The difficult task of loving ourselves despite our inner demons
It was a typical Saturday night in a dimly-lit bathroom with the club’s chosen 90s remix — it might be Britney Spears — blaring through the door, making its way to a crushed, puking form, slouching inside the bathroom stall with one hand holding her long hair back.
Just when she finishes her last drop, wiping her mouth of any vile remnants of the red Shiraz, footsteps hurry across the tiny bathroom, shuffling through the doors before stopping then quickly opening the door to her tiny stall.
Without looking up, she moves her foot further inside, making space for the second figure to sit. She does — with a tension unmassed by Britney’s loud pop jam or the glass of water between her fingers or, actually, even the tiny handbag she has tucked under her elbows. With brunched eyebrows and pursed lips, she finally asks: “Why do you do this to yourself?”
That’s a great question.
No matter the scenario, we find ourselves in situations which test our emotional strength.
No matter if it was the end of a friendship, a romantic relationship, or a potential career path.
There will be some days we find ourselves holed up in a bathroom stall (hopefully not puking) or, simply, staying in our rooms and trying to deal with the tidal waves of emotions — anger, regret, a sense of hopelessness.
Sometimes going through the motions would only take a day, and yet, other times when the situation is much more severe, it could take weeks or months.
I was recently in a situation where, for as short as that relationship was, I deeply questioned my sense of worth. I had drastically changed as a person and though I did not beg for him to come back, I did similar stupid things. In the months following that, although I succeeded in other aspects of my life, I was troubled and constantly anxious about how well I was coping with our separation. There were a few moments of bliss, thinking that I had let go and moved on so quickly. It was true.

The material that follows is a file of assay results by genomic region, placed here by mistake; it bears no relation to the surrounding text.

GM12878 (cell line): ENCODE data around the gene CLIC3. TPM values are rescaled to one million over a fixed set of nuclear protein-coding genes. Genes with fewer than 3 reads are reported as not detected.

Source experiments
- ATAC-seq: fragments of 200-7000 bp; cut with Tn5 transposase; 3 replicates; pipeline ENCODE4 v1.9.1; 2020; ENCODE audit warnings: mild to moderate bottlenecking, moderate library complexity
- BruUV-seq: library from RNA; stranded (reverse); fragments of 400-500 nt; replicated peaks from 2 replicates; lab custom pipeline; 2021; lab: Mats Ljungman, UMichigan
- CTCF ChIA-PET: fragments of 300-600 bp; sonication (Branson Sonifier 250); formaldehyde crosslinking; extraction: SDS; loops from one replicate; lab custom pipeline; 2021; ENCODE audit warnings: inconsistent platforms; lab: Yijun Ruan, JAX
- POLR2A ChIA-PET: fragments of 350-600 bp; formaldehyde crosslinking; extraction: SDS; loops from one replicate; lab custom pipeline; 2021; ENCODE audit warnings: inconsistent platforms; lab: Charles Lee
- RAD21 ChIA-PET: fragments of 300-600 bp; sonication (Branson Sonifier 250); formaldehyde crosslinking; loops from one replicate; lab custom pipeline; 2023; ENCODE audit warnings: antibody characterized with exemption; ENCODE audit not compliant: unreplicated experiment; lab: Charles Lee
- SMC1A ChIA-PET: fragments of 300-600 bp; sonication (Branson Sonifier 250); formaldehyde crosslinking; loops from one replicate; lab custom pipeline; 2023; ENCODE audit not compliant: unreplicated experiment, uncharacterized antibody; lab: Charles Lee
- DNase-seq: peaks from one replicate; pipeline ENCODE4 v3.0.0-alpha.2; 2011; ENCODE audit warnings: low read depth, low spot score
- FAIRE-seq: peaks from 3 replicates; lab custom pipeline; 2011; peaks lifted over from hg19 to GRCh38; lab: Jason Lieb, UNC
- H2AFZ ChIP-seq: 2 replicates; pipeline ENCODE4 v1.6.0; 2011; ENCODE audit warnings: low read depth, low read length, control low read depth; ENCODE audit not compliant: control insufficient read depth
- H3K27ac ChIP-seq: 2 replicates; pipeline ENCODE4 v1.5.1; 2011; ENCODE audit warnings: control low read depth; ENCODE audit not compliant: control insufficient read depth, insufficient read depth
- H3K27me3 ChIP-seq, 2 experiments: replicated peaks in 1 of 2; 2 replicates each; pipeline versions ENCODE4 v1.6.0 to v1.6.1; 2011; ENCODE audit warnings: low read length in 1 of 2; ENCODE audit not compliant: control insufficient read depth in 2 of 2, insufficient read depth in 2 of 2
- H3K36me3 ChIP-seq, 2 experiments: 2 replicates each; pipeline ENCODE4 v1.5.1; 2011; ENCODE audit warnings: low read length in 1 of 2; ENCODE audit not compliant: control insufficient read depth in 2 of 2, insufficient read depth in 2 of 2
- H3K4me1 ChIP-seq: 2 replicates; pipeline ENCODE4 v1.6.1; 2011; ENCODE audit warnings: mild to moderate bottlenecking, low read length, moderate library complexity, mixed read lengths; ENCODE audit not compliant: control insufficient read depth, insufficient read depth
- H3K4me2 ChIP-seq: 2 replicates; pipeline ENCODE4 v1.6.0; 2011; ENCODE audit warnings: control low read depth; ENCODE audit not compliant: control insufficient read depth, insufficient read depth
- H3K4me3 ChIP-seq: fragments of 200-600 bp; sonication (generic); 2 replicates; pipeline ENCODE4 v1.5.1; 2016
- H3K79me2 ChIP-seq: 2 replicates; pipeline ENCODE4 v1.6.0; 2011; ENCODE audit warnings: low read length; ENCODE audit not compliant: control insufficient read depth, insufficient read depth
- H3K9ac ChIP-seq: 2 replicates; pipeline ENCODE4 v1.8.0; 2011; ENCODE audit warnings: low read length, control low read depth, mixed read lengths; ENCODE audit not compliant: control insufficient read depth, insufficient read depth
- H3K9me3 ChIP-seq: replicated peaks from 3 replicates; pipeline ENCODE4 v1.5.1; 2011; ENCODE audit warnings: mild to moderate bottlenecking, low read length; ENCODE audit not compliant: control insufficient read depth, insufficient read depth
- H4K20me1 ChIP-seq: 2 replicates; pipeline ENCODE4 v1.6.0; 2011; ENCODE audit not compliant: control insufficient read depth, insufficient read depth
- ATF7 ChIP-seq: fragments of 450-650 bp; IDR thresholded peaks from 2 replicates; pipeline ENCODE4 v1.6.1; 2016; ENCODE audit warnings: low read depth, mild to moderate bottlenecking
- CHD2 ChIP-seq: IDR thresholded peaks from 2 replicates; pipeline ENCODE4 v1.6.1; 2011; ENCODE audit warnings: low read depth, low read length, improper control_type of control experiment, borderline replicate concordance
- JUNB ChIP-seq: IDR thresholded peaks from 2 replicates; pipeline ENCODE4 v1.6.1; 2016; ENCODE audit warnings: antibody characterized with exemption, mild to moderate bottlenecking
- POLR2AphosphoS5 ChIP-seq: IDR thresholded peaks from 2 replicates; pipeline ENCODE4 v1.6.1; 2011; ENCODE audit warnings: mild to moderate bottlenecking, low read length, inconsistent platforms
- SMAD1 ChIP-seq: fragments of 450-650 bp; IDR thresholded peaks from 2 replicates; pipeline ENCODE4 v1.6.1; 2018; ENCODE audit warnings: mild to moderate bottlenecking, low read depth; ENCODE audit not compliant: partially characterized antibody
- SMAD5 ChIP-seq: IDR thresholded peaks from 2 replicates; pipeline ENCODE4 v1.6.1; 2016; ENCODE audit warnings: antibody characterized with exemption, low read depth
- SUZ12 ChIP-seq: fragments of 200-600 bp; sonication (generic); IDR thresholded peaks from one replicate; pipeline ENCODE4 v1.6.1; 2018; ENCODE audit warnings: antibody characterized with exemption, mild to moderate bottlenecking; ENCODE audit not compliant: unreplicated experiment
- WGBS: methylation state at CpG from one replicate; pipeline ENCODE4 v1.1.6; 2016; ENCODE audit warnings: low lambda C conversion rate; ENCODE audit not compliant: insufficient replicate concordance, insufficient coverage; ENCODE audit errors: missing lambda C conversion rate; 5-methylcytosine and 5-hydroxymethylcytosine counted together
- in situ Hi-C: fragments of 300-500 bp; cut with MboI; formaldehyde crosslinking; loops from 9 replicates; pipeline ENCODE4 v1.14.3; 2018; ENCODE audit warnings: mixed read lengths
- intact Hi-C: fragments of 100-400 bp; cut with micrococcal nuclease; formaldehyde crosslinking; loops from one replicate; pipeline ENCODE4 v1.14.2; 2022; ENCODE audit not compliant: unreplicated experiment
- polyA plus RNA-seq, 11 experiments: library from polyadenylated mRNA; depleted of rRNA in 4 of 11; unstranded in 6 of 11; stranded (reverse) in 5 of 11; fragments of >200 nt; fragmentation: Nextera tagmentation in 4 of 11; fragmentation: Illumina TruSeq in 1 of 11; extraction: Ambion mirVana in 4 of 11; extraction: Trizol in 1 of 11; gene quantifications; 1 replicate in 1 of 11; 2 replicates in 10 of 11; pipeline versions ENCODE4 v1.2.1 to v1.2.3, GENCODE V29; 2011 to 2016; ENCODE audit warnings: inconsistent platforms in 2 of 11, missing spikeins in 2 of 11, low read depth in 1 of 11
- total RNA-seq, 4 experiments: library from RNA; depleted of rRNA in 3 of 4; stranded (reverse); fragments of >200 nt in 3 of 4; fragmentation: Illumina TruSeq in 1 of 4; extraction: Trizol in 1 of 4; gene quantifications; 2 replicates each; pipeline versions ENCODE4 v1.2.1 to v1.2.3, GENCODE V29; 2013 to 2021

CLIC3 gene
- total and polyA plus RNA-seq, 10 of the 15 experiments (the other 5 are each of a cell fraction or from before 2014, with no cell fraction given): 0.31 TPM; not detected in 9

Yet, I was also ignoring the underlying issues (or lessons) the relationship had caused and instead of bettering myself as an individual, I put on a mask — playing ignorant to my surroundings.
My friend who also recently broke up with her boyfriend had approached me with sayings and flowery words about self-love and care. I had listened in hopes of feeling much more secure about myself and my situation. Unfortunately, she flaked.
She had written stories, poems, and many many Facebook status about their great love affair. It was everything against what Cosmopolitan articles and love-advice columnists tell you about self-love. She still messages him, even to the point of still arguing with him, and has ignored the red, tell-tale signs of an unhealthy relationship.
Instead of letting go of her burden, she constantly looked for it, fantasizing about one day taking a bubble bath with a glass of champagne, on one hand, book on another, and a loving partner just outside her door.
Bridgette Jones would be proud.
Women today are victims — no, fervent soldiers — of these situations. We are constantly looking for ways to regain our power after a loss. Yet, I hear numerous stories from my friends and even women who I met in a club’s random bathrooms who “love themselves” but choose to be stagnant.